It is sad news and I disagree with others that we should cease motor manufacturing (or not bemoan its decline). PSAPC closed Ryton because they can't get away with it in France. They make money but want to make even more (fine). Their spokesman said that it costs approx 350 Euros more per car to make at Ryton than elsewhere (ooh, about £200). This makes me really angry because car manufacturers are happy to rip off Britain with their car prices, but not allow £200 per car to ensure it is British.

The difference between Peugeot and Rover was Rover was the last British volume car maker. PSAPC is owned by the Frogs.
 

·
Registered
Joined
·
5,704 Posts
Discussion Starter · #5 ·
I'm not sure if I agree with you SkyBlue. I've been down south for the last week and I’ve noticed it's been pretty much headline news on the TV since it was announced. The Birmingham Post is certainly banging the drum for the Peugeot and Cov but the difference is that they haven’t gone bust and shat on 6000 people and their associated supply chain at least there has been some notice.

Coventry is the UK capital for Transport Design and has an illustrious automotive past but although volume manufacturing is dwindling it’s far from being the end of the road for the city. High end automotive and aerospace products is the direction it’s heading in the UK and Coventry is in a healthy position to captialise on this. Ford have invested heavily at Gaydon with Aston and Whitley with Jaguar, BMW at Hams Hall and even Prodrive want to set up a factory at Honily.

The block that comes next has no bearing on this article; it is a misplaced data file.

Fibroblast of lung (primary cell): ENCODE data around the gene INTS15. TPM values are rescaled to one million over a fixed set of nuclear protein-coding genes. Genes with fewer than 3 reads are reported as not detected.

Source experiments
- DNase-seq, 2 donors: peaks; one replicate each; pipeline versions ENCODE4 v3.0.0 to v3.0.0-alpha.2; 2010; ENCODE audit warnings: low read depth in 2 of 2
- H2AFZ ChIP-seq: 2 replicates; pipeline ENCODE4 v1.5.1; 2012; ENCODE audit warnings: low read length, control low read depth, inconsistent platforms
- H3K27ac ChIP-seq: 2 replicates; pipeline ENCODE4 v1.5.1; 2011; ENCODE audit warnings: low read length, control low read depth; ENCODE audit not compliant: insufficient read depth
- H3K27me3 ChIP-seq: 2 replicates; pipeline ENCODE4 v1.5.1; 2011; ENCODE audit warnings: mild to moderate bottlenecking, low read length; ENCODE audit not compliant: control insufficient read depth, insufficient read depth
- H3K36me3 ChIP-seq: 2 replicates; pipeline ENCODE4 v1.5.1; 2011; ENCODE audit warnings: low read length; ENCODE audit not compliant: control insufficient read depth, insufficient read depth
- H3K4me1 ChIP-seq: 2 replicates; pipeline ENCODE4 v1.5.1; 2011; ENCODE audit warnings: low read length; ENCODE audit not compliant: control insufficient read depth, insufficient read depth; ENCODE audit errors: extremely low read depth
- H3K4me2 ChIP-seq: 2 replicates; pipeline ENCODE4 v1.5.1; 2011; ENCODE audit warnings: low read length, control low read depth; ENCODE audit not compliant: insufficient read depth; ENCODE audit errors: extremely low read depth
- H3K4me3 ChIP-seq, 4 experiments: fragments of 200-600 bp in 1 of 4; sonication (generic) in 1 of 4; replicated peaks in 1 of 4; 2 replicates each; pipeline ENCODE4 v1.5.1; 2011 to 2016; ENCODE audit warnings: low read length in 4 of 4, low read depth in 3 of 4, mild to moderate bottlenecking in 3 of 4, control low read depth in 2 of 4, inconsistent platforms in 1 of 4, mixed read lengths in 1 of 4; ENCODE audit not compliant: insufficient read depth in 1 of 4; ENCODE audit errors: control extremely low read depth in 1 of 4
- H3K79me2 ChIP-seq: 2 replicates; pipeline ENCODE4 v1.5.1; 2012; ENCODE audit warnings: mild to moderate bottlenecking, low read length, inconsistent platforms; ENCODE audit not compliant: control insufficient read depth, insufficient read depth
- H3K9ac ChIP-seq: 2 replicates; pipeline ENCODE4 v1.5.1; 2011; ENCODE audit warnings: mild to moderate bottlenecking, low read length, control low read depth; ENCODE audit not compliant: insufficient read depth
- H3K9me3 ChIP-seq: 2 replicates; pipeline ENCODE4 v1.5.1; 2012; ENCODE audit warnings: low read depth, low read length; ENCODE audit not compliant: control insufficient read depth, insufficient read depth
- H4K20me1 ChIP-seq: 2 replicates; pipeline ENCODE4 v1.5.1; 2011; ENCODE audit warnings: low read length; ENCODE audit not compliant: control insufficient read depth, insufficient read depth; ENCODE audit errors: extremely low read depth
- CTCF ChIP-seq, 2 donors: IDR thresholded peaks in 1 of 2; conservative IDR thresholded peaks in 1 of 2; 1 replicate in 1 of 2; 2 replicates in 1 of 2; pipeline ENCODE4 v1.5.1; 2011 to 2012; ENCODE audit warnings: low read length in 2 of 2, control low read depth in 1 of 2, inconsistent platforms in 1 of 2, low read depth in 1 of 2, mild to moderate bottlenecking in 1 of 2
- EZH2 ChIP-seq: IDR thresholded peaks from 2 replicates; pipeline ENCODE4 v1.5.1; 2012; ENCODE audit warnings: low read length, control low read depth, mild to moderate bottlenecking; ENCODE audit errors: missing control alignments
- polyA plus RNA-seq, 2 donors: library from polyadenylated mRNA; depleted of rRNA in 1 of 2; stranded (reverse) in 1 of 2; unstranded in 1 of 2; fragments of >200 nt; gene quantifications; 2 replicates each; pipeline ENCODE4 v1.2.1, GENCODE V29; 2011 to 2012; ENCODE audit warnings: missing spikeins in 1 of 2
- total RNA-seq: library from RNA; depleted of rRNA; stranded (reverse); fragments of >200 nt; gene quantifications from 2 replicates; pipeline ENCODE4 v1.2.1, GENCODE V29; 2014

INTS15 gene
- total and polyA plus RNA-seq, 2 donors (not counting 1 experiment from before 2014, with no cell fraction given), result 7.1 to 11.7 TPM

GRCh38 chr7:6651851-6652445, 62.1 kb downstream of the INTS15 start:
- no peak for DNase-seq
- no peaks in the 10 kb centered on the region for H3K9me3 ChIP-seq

http://www.grandprix.com/ns/ns16323.html
http://news.bbc.co.uk/1/hi/business/4923610.stm
 

·
Registered
Joined
·
181 Posts
We actually 'produce' more cars now than at anytime since the 70s in the UK.
Also i find it ironic that the unions on TV moaning about management and calling for strikes. These are the same people who brought the industry to it knees in the 70s and support a political party whose high taxes have massively reduced the UKs competitiveness, and not just in car manufacturing.

You also won’t find any of the money or training packages put in place after the Rover collapse last year in Coventry, there is no election for Mr Blair this time.
 

·
ENTJ 8w9
Joined
·
11,993 Posts
Pete2005 said:
You also won’t find any of the money or training packages put in place after the Rover collapse last year in Coventry, there is no election for Mr Blair this time.
It's already in place. Rover was not liquidable and went insolvent. PSAPC is solvent and the workers will get paid and retrained without goverment emergency funds.

At least the frogs are going on strike as well. :)
 

·
Registered
Joined
·
181 Posts